Fashion, design, pancakes. Some things are naturally circular. Have you noticed how those tables with the funny little wonky legs are suddenly en vogue again? It wasn’t so many years ago that we were taking them out to the big recycling centre in the sky for the crime of being absolutely awful.
Beards are another prime example. The last time the full facial flapjack was seen to be loved was the seventies, but here it is again, taken back from lumberjacks and wizards to be sported by anyone who can so resplendently craft one.
In design trends, so as the rest.
Back when MySpace was cool and thongs were creeping up the popularity charts, Apple launched OS X and introduced a lot of people to Skeuomorphic design. With its icons that looked like the objects they represented in real life, you knew instantly which button to press. Want to play some music? There’s a CD. Need to send an email? Here’s a stamp, that’ll help. Look up your friend’s address in this startlingly realistic address book.
Apple OS X dock
“Skeuomorphs need not be visual. The shutter-click sound emitted by most camera phones when taking a picture is an auditory skeuomorph: it does not come from a mechanical shutter, which camera phones lack, but from a sound file in the phone’s operating system. Another example is the swiping hand gesture for turning the “pages” or screens of a tablet.” Source: Wikipedia
The skeuomorphic design camp held court for quite some time, showcasing the trend heft that big brands and major operating systems enjoy. Everything was shiny and detail was high, but it couldn’t last; how could you cram in more realism in a given number of pixels? Something had to give. A new trend was coming, you could feel it in your thick-rimmed designer spectacles.
And then boom! Windows 8 happened, iOS 7 happened and everyone else jumped on the latest bandwagon. Mind your legs, it’s all in the timing.
Microsoft Windows 8
Flat design has landed and the world has changed again. It’s flatter, for a start. All that carefully crafted real-world detail has became a shadow of a single tone concept, literally in some cases, as soft edged drop-shadows morphed into those lovely shadows you get of a sunny evening in June that seem to go on forever. Ahh.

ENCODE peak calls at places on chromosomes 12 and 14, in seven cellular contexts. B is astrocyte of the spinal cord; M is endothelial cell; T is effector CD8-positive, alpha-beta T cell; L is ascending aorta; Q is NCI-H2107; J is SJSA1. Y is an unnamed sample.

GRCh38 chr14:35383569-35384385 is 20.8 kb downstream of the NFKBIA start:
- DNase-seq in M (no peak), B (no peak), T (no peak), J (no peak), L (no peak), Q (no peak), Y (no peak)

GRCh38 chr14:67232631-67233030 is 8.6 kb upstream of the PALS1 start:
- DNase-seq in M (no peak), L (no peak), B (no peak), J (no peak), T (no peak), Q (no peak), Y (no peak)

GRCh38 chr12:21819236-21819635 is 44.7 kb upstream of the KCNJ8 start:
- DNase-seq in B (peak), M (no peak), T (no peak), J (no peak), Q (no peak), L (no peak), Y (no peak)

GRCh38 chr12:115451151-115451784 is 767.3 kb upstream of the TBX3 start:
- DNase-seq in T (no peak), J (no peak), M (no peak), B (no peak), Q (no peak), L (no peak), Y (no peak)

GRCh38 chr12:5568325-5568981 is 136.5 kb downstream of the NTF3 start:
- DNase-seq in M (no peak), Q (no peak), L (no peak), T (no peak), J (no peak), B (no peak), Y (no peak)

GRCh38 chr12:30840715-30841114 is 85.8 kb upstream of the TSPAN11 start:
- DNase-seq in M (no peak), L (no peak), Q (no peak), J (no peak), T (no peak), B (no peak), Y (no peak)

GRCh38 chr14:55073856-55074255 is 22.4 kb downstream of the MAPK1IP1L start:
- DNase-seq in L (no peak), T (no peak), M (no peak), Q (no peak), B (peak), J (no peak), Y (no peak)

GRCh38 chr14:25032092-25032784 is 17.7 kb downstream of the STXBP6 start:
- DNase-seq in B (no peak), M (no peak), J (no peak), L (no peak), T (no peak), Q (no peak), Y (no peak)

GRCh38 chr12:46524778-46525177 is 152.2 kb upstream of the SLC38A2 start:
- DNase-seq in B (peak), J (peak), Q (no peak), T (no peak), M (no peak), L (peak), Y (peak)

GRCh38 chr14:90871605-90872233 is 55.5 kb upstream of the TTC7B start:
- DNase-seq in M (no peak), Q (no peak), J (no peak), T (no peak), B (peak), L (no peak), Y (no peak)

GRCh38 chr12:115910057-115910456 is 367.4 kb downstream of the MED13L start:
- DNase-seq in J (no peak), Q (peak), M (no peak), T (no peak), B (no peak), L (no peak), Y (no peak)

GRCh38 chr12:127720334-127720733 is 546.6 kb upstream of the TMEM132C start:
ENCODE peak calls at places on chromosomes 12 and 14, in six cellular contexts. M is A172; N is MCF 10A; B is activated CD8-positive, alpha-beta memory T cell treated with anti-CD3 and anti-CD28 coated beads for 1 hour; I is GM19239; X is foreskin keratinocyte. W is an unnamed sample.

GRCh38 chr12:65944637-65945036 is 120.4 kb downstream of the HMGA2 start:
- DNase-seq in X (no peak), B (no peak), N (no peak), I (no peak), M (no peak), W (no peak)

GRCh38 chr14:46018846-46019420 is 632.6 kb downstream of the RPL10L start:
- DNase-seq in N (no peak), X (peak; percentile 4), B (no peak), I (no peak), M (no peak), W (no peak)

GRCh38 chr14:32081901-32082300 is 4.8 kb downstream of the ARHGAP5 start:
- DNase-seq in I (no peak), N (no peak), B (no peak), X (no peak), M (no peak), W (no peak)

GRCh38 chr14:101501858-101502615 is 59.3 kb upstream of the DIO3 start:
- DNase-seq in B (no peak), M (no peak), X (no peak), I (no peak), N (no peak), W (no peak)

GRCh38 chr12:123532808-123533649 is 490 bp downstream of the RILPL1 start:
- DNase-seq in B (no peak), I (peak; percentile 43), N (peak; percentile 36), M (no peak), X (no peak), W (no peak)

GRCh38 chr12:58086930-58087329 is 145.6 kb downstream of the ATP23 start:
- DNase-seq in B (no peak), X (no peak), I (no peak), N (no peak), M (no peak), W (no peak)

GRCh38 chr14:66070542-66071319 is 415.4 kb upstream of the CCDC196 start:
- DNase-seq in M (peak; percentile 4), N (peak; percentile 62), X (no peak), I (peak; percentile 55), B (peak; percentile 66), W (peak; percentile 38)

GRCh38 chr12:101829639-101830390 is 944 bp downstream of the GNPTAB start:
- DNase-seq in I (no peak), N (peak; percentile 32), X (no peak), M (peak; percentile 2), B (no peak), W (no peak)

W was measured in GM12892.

Gradients were banished from buttons to backgrounds, text is an excuse for typography (or is it the other way round?) and more than 3 shades of a single colour marks you out as the next trendsetter. Flat design has become a byword for minimalism and efficiency, removing unnecessary faff from our world, encouraging us to live for every undiluted moment.
But hold on, you say, doesn’t this all sound very familiar? What about the Swiss Style, or International Typographic Style? It’s not all Toblerones, ski holidays and staying neutral in all major conflicts. No, back in the 1940s and 50s they were loving flat colours, minimalist strokes and simple sans-serif typefaces. They tended towards the print medium, what with connection speeds measured in pigeons rather than megabits, but they coined it, whippersnappers.
I love this topic. I could wax lyrical about it for days and bore you all to tears. But common sense prevailed (okay, the rest of the team begged me to stop) and I’ll leave it there. But maybe you have your own favourite style of design that you’d like to berate me in no uncertain terms for skimming over or leaving out entirely? By all means, baby. Hit me!